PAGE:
Take-all root rot, also known as take-all patch, is a common turfgrass disease in Louisiana caused by the soilborne fungus Gaeumannomyces graminis var. graminis, which is often abbreviated to Ggg. The initial symptoms of take-all root rot generally are visible as an overall yellowing and thinning of the turfgrass, which later turns into brown, irregular patches. Diseased roots are often short, dark in color and somewhat brittle. The overall density of the root system is also greatly reduced. Affected stolons can be easily removed from the lawn. Careful examination of stolons and the base of the leaf sheaths with a good hand lens may reveal the presence of the black strands of fungal mycelium of Ggg on their surfaces. The appearance of symptoms generally coincides with periods of several abiotic stresses, especially heat and drought stress. The disease commonly affects St. Augustine grass as well as bermudagrass.When affecting bermudagrass, the disease is often referred to as bermudagrass decline.
Optimal Environmental Conditions
- Extended periods of rainfall are conducive for the disease.
- Soil pH above 6.5 favors disease development.
- Take-all root rot is a stress-related disease, and the following stresses may trigger the disease: soil compaction and poor drainage, drought, excessive irrigation, improper mowing height, excessive thatch buildup, improper fertilization, excessive shade and the overuse of herbicides.
Signs and Symptoms
- It is a root disease and does not affect foliage.
- Symptoms appear as an overall yellowing, thinning of turfgrass, which later turns into brown, irregular patches.
- Diseased roots are often short, dark in color and somewhat brittle. The overall density of the root system is also greatly reduced.
- Careful examination of stolons and the base of the leaf sheaths with a good hand lens may reveal the presence of the black strands of fungal mycelium of Ggg on their surfaces.
- Affected stolons can be easily pulled from the lawn.
- Symptoms can resemble chinch bug damage.
Cultural Control Practices
- One way to reduce disease incidence and accelerate turfgrass recovery is to maintain a healthy lawn through balanced fertilization, irrigation and regular mowing. Some simple guidelines:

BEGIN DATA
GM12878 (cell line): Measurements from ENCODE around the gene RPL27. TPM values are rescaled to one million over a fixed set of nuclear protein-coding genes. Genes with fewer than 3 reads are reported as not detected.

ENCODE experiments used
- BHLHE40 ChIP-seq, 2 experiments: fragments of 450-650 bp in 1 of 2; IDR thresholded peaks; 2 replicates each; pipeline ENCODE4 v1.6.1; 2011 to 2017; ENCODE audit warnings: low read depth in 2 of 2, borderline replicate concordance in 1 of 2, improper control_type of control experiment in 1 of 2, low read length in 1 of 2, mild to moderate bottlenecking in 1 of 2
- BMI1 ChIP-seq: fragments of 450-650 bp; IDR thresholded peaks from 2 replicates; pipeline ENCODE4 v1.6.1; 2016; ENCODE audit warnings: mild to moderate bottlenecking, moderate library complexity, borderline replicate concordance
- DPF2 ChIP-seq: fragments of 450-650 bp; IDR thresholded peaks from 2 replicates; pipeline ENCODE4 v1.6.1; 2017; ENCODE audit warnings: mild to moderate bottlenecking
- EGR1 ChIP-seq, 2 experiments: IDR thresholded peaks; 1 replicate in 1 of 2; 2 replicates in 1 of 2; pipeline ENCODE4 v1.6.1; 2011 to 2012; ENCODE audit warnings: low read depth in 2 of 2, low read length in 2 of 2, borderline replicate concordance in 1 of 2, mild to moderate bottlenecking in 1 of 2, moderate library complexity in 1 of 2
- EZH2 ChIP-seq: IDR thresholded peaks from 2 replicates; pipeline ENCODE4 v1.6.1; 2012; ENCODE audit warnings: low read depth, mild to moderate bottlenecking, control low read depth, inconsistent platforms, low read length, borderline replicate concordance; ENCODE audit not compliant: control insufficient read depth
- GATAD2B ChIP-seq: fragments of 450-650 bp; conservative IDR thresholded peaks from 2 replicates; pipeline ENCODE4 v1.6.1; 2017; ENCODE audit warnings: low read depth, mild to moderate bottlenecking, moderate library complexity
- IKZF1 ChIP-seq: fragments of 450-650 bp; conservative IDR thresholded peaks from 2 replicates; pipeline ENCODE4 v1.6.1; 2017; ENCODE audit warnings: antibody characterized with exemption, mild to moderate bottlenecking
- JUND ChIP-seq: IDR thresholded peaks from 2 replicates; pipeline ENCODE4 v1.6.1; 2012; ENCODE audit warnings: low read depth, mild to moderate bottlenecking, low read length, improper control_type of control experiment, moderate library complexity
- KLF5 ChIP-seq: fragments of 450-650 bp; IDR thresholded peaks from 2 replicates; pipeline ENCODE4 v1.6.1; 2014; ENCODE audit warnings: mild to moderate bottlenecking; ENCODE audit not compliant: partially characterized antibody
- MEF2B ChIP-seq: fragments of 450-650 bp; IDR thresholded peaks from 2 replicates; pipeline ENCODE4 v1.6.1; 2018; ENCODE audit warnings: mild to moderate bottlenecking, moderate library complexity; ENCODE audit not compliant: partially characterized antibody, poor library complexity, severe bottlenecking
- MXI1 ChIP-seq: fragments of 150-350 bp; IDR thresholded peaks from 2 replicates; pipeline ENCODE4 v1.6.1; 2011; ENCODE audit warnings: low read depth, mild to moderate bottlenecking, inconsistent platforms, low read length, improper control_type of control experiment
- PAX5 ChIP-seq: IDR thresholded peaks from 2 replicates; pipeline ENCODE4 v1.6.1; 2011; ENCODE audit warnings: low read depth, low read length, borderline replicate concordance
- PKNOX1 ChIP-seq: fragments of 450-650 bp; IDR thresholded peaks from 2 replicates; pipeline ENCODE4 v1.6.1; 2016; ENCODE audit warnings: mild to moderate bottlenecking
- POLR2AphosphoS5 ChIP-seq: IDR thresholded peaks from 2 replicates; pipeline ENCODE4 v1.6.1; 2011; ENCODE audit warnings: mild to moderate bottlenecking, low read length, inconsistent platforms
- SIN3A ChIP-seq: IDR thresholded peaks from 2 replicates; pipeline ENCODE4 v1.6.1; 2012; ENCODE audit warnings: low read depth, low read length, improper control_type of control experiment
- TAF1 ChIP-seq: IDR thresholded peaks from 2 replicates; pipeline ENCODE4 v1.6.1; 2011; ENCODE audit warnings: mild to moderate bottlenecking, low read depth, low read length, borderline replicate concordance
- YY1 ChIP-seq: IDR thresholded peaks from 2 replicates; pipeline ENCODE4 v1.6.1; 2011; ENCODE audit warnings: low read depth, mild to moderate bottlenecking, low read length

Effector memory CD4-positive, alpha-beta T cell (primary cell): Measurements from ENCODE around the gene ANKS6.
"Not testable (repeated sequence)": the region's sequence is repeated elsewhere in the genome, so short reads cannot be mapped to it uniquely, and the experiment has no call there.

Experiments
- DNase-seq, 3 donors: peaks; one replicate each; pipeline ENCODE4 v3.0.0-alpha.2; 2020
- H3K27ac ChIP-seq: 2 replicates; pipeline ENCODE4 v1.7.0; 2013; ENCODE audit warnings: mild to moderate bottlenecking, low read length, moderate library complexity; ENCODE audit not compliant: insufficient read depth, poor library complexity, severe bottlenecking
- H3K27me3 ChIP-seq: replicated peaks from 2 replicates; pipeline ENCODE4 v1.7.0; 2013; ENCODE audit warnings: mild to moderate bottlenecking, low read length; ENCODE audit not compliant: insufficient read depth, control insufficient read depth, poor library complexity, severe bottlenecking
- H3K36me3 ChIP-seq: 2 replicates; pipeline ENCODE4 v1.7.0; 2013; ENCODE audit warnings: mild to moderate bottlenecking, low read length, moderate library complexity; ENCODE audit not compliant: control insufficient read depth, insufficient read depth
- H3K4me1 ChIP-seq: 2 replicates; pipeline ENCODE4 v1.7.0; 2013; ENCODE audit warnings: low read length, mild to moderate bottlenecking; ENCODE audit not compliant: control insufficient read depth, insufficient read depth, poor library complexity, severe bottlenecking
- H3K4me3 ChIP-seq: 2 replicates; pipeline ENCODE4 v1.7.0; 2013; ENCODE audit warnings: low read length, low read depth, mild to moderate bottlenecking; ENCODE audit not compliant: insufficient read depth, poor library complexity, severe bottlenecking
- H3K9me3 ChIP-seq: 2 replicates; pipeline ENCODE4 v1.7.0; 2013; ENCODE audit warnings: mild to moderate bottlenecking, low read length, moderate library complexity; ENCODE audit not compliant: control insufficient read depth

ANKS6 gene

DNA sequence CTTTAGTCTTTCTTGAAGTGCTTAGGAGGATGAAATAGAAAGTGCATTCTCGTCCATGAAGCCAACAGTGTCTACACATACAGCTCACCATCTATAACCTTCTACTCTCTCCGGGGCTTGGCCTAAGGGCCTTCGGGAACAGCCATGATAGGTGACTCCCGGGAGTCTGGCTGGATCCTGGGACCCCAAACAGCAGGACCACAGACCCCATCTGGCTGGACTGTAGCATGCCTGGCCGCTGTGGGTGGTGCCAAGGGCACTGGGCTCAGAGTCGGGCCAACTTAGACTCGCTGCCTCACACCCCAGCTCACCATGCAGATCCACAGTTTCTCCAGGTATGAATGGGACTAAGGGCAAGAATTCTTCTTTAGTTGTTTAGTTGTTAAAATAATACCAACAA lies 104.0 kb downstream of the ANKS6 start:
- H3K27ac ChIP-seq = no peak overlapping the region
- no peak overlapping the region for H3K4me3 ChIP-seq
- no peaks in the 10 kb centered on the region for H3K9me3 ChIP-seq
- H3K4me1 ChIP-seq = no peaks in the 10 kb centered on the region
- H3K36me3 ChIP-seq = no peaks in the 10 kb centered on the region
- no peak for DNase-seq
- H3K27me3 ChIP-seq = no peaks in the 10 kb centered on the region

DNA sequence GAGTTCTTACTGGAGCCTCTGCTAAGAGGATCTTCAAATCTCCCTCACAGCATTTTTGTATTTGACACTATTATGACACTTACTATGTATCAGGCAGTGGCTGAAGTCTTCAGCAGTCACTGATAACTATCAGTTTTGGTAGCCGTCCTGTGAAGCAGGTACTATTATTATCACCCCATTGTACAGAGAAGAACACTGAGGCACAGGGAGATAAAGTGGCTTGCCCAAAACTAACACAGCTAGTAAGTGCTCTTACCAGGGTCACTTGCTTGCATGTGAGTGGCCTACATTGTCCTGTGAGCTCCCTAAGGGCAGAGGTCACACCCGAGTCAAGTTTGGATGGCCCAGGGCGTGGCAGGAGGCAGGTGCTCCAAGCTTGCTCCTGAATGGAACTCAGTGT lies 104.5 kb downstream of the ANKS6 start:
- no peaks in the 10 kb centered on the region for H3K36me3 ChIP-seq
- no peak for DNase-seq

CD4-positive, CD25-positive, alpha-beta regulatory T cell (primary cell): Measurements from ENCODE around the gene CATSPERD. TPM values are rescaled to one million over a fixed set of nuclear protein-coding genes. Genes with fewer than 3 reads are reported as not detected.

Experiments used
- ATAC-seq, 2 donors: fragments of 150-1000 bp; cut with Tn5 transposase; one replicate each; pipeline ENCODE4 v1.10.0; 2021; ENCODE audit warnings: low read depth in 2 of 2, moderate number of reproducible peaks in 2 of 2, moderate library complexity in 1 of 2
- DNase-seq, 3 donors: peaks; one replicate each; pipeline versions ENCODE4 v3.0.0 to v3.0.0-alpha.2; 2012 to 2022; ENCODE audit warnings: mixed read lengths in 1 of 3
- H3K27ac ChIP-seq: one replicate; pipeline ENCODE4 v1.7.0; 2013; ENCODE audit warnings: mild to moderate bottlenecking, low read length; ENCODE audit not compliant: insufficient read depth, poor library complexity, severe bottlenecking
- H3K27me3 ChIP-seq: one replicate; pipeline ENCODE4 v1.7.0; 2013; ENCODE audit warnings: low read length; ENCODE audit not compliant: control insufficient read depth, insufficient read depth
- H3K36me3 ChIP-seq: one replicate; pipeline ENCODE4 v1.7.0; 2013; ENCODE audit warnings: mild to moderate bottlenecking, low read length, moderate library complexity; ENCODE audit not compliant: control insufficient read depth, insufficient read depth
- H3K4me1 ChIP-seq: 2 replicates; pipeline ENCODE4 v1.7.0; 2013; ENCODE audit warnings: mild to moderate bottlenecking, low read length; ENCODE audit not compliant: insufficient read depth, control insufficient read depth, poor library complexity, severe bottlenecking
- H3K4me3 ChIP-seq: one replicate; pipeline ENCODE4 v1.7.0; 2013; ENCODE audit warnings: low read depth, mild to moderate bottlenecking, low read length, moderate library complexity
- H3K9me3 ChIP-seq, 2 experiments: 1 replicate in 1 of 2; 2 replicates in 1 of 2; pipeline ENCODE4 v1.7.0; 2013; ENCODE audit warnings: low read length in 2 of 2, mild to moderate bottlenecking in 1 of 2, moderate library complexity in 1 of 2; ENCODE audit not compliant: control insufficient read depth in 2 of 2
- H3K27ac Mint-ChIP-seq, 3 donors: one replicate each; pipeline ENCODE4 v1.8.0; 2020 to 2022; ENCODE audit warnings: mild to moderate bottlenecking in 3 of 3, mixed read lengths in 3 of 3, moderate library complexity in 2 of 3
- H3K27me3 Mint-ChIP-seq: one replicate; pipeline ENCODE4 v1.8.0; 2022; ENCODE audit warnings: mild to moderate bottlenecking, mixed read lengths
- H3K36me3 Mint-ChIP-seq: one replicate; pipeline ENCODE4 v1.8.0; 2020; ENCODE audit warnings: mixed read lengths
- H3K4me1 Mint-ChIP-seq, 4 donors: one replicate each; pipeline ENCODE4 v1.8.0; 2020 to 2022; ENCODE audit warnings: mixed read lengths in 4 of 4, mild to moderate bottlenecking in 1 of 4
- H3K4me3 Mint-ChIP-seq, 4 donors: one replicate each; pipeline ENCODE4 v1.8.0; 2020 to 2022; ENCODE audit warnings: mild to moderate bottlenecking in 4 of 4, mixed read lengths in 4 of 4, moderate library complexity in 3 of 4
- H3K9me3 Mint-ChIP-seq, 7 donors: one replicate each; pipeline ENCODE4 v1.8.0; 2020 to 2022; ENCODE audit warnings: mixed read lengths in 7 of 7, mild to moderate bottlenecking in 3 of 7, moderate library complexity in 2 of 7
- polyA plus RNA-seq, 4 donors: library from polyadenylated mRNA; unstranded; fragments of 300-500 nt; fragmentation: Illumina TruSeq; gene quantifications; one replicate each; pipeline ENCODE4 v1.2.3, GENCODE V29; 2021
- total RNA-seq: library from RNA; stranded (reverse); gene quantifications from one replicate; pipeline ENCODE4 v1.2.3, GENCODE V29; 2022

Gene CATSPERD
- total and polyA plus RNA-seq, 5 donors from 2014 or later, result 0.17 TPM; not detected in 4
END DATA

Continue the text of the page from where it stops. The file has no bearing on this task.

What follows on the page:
- Once foliar symptoms are observed, it is very difficult to control the disease. Management starts with cultural practices aimed to alleviate other abiotic stresses that weaken the turfgrass.
- Maintain soil pH between 5.5 and 6.0. Do not apply lime to affected lawns.
- Apply slow-releasing, acidifying forms of nitrogen and provide adequate potassium and magnesium fertility.
- Irrigate lawns as early as possible in the morning while taking rainfall into account. Water deeply and as infrequently as possible without causing drought stress.
- Improve internal soil drainage and reduce compaction by aerating the lawn regularly.
- Raising mowing height will help the grass to recover and increase root growth.
- Avoid use of root-inhibiting herbicides.
- Excessive thatch can negatively affect turfgrass growth and provide a suitable environment for the pathogen. Dethatching may be necessary to improve turfgrass growth.
Chemical Control Practices
In addition to cultural practices, fungicide applications may be required to achieve effective disease control. Always check fungicide labels for site application restrictions. When selecting products, homeowners must purchase fungicides that are labelled and recommended for residential lawns. When using fungicides, always remember to follow the label rates and frequency of application. Fungicides used to manage take-all root rot are sold under various trade names. They contain these active ingredients.
Need more information? Visit www.lsuagcenter.com to contact your local LSU AgCenter parish office.
To submit turfgrass samples for disease identification, send them to the Plant Diagnostic Center. For information on sample collection and submission guidelines, visit: www.lsuagcenter.com/PlantDiagnostics.
Plant Diagnostic Center
302 Life Sciences Building
Baton Rouge, LA 70803